Fort Apache (1948): John Wayne Vs. Henry Fonda

The authority of John Wayne’s Western heroes is charismatic, to use the German sociologist Max Weber’s typology of authority.

In his pioneering work, Weber distinguished among three types of authority. Charismatic authority rests on the personal appeal of the leader and his exceptional abilities, perceived by his followers as a “gift of grace.” The charismatic leader possesses extraordinary virtues, on the basis of which he demands and gets personal devotion from his people. As such, he differs substantially from the legal-rational leader, Weber’s second type, whose authority is based on a system of explicit laws which define and limit his use of power.

The quintessential Wayne hero is charismatic because, as Weber noted, he gains and maintains authority solely by proving his strength in life. Wayne’s strength in his films is moral, physical, and emotional. In some Westerns (and war movies), his authority is a combination of charismatic and legal-rational, a mixture of types that was acknowledged by Weber. In this case, the appeal rests on the leader’s extraordinary personality, but he also occupies an official position in the organization’s hierarchy, be it the cavalry or the Navy.

Wayne’s authority, however, is never traditional, Weber’s third type of authority, since his power never rests on the sanctity of tradition or on hereditary position. When Wayne occupies a position, he has earned it through his outstanding qualities. The Wayne hero is influential even when he does not hold a formal job in the military or community hierarchy.

The charismatic and legal authority are explicitly contrasted in Fort Apache, in which Wayne’s Captain Kirby York is the charismatic leader, whereas Henry Fonda’s Colonel Owen Thursday represents the legal-rational type. Fonda’s ambitious and prestige-seeking officer from the East resents the fact that he has been sent to Fort Apache, a remote post he regards as temporary appointment.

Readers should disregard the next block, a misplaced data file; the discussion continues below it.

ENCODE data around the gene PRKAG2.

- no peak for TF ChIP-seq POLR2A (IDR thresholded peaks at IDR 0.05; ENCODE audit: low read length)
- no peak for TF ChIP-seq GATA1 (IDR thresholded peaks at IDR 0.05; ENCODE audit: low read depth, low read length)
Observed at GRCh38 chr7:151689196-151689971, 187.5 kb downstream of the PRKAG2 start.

Strict with his men, he demands military discipline at all times. Arrogant and rank-conscious, Fonda is unable to remember his officers’ names, for example. He criticizes the slack standards of dress that Wayne has introduced, despite the fact that they are more comfortable (he himself looks ridiculous in his kepi), and demands that his men always wear uniform.

Serious and humorless, Fonda treats his family the same way he treats his soldiers. Strict with his daughter (Shirley Temple), he forbids Lieutenant O’Rourke (John Agar) to court her because he did not ask for his permission, but also because he is a sergeant’s son; he is extremely class-conscious. He lives by the regulations of the book, which he applies without examining their logic or practicality. In short, he is arrogant, driven by ambitious power, and considers himself superior to his men.

Representing charismatic authority, Wayne is exactly the opposite. He is passionate, warm, informal and friendly with his soldiers. More flexible, he doesn’t live by the regulations, willing to bend or violate them if they are not applicable. Closer to the men than Fonda, he treats them as equals, and it is clear that he is well liked by them. Wayne is also gallant with women, including Philadelphia, Fonda’s daughter. In short, he lives by a personal code of ethics, his integrity deriving from a strong sense of self, which Fonda lacks.